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Bread is the latest item in short supply in Cuba

Photo taken Dec. 12, 2018, showing people waiting to buy bread at a Havana bakery. Bread is the latest food item to be in short supply on the communist island. EFE-EPA/Ernesto Mastrascusa

Photo taken Dec. 12, 2018, showing people waiting to buy bread at a Havana bakery. Bread is the latest food item to be in short supply on the communist island. EFE-EPA/Ernesto Mastrascusa

EFE

Long lines at bakeries, murmured complaints on the street but fiery ones on the social networks and, finally, an official explanation: Cuba is suffering a shortage of flour due to problems at its mills, a situation that has made bread the most sought-after food item on the communist island these days.

In recent weeks, packages of flour have disappeared from the shelves in the state-run stores and, with them, a good portion of the bread for sale.

The situation has also led to a shortage of pastries and other confectionery products, which are in demand all year but particularly so at the yearend holidays, given that Cubans are crazy about sweets and want them available for all their celebrations.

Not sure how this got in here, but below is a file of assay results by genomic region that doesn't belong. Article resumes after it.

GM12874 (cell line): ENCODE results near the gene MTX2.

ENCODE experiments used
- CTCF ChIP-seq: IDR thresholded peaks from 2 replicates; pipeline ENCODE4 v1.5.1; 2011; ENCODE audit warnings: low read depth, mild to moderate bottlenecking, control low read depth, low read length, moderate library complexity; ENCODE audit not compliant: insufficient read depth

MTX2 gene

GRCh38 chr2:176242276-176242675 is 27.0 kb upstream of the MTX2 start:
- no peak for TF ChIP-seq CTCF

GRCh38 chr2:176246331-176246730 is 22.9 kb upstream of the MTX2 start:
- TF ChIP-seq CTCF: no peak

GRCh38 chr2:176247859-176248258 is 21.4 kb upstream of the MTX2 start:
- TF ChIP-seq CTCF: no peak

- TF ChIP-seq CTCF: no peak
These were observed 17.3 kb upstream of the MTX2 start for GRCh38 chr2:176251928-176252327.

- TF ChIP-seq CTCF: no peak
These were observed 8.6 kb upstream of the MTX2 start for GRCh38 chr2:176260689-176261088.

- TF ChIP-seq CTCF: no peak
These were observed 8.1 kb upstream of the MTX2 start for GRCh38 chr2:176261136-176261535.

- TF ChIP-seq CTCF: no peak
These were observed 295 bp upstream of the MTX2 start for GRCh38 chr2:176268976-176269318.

In a tour of several bakeries and pastry shops in Havana, EFE determined that most of them were only selling the small breadrolls rationed in the ration books, while the few establishments that were selling loaves of bread were easily located due to the lines of people at the door waiting to buy a product that was selling out fast.

“We’ve gone to six (bakeries) to see if we can get some (bread),” a man waiting in line at one of the bakeries in the town of Playa told EFE.

Another person said “This is milled gold.”

At a state-run bakery in the Vedado neighborhood, one of the workers there explained that there are establishments “that have gone for days without making bread,” although he said that in his shop, by chance, each day they had received “a bit” of flour that had enabled them to turn out at least a minimal amount of bread.

Cubans have also been declaring their outrage on the social networks, and some have even messaged President Miguel Diaz-Canel on Twitter to ask him “What’s going on with the bread?”

Given that delicate nature of the situation, Industry and Food Minister Iris Quiñones came out this week on a Cuban television program to provide an explanation, admitting that “there’s a general tension throughout the country” regarding the shortage of flour.

Quiñones joined the list of government ministers who in recent days have appeared in prime time to provide explanations for assorted issues that have gotten people riled, including spotty Internet availability on mobile phones, urban transport and new rules for self-employed workers.

At the beginning of 2018, Cuba had estimated it would experience a shortage of 30,000 tons of wheat flour but, in the end, that deficit totaled 70,000 tons, and now, Quiñones said, the “tension” over the matter is at its worst so far, although she added that authorities are working “intensively” to alleviate the situation.


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